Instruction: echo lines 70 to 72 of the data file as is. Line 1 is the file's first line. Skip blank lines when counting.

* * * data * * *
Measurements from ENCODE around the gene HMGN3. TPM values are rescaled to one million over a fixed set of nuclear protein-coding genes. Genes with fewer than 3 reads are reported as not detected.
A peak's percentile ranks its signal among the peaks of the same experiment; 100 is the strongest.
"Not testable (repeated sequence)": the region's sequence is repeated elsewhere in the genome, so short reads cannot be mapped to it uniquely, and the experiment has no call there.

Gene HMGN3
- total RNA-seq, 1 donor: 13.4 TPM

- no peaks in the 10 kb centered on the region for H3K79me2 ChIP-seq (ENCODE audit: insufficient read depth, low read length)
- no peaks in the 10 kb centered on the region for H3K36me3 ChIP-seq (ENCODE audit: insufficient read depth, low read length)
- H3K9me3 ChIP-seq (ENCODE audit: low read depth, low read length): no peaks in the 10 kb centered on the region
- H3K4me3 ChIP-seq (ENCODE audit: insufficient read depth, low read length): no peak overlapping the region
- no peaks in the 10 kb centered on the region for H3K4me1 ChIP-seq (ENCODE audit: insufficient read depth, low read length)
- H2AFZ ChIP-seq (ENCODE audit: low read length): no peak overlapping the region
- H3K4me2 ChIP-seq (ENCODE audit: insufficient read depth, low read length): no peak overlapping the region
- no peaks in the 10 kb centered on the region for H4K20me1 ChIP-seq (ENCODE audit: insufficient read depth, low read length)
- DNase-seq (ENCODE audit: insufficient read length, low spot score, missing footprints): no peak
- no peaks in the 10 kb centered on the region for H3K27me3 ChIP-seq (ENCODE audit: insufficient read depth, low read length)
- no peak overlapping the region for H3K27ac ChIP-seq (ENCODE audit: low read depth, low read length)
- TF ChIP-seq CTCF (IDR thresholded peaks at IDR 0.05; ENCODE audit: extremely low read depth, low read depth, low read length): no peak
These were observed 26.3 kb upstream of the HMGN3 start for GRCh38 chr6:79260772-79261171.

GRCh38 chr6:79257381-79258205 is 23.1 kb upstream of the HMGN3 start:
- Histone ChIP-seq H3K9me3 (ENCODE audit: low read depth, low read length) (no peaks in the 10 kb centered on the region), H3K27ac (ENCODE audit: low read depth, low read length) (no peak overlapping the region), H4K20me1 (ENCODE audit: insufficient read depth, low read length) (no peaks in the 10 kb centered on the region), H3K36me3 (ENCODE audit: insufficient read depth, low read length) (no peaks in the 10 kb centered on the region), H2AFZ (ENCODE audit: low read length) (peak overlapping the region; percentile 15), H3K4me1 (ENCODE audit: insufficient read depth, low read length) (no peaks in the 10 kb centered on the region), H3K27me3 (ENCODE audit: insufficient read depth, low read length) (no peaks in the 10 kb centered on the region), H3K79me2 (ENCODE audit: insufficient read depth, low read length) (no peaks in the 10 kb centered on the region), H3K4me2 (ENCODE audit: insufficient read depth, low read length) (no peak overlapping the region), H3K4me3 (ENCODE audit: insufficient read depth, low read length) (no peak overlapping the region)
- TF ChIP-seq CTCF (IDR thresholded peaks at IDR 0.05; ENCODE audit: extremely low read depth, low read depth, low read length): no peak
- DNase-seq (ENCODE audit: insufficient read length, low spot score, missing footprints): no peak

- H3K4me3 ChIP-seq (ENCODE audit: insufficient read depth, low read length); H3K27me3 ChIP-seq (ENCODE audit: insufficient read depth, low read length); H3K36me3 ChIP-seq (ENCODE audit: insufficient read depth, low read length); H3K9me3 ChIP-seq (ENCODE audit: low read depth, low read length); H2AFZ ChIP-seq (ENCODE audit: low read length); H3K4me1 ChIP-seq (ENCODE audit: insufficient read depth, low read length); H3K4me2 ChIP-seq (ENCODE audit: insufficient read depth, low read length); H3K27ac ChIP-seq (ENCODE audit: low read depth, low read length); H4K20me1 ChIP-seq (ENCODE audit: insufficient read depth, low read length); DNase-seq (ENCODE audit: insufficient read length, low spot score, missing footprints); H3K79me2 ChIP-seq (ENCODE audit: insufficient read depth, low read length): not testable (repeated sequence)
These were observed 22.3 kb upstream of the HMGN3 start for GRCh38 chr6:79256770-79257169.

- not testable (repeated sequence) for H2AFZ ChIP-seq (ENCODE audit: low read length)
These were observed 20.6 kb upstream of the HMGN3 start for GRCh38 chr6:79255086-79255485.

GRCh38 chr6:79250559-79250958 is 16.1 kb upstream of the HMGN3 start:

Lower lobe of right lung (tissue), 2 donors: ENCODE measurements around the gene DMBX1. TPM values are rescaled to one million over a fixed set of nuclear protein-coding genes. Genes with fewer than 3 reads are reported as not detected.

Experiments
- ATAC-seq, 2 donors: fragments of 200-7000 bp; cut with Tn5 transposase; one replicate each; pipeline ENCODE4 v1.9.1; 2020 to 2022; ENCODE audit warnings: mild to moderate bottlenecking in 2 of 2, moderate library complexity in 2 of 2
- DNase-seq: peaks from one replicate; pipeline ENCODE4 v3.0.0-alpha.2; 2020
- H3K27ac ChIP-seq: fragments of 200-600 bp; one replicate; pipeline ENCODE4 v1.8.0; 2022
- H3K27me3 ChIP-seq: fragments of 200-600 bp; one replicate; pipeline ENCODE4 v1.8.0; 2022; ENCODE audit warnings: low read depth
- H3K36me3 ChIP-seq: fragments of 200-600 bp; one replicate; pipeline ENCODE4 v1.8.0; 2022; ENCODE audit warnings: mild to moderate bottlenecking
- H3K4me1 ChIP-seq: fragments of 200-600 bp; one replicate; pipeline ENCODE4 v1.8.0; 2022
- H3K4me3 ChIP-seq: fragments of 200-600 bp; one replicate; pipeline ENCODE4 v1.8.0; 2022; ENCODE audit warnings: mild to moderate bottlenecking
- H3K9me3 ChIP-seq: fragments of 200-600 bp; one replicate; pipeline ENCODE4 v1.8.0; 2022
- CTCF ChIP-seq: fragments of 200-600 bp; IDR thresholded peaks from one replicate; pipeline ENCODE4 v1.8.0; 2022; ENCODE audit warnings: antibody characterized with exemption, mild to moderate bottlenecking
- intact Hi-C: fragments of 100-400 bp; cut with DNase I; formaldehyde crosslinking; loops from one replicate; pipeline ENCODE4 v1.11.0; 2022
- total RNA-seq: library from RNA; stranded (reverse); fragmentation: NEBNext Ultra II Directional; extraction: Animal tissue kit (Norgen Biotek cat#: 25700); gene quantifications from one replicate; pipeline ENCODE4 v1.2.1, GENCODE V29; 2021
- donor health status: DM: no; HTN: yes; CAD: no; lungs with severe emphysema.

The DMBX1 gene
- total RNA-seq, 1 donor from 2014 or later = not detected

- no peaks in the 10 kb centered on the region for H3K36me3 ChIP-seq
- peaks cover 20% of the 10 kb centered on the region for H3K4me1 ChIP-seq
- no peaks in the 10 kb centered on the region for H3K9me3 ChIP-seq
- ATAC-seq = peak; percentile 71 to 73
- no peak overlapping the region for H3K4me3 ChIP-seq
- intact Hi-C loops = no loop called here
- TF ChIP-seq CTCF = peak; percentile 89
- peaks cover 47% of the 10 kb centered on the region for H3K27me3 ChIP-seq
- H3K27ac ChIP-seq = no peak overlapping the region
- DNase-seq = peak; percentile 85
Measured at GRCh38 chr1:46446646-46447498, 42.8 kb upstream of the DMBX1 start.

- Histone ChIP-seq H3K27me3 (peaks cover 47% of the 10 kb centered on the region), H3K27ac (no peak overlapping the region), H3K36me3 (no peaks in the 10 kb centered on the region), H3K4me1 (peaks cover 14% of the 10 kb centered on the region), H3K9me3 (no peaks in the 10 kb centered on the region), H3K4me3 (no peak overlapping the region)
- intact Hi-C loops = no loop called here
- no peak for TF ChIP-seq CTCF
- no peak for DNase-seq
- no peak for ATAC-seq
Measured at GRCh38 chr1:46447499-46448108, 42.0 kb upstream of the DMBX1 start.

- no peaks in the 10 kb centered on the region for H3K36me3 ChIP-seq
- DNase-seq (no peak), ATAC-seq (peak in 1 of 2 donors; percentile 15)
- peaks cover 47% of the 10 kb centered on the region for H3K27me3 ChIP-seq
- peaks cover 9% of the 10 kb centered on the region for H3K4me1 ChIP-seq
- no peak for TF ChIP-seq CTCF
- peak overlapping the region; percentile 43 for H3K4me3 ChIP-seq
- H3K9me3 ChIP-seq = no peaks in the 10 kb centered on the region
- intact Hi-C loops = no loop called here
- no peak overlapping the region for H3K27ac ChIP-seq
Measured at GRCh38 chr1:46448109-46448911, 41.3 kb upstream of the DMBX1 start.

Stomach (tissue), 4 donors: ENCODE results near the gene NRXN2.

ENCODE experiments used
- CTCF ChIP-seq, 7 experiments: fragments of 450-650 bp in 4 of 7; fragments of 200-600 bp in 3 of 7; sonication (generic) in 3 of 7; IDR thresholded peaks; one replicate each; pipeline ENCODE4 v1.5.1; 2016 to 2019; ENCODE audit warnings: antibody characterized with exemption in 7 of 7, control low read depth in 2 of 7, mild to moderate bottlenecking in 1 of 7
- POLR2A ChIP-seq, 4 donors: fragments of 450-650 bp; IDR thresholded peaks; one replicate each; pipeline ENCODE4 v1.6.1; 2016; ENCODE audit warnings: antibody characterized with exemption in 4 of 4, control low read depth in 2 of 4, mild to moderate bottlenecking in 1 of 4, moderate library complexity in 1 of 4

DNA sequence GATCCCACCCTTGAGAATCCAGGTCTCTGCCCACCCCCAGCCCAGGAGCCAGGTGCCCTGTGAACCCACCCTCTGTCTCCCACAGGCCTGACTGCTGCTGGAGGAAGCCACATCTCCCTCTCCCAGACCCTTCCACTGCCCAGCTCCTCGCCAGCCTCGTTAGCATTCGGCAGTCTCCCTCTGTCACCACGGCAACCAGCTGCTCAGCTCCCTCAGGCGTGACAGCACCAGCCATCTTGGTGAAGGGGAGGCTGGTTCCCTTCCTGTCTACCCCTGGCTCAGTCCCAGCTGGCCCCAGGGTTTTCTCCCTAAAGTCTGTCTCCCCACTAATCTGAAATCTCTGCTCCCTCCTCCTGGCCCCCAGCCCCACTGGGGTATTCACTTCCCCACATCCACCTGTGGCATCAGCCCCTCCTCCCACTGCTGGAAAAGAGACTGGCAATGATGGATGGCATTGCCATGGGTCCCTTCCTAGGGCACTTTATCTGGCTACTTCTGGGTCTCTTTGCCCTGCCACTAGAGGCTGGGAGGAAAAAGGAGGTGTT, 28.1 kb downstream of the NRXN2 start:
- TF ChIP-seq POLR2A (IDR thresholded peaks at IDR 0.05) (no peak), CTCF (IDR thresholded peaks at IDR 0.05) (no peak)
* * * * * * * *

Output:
Measured at GRCh38 chr1:46448109-46448911, 41.3 kb upstream of the DMBX1 start.

Stomach (tissue), 4 donors: ENCODE results near the gene NRXN2.

ENCODE experiments used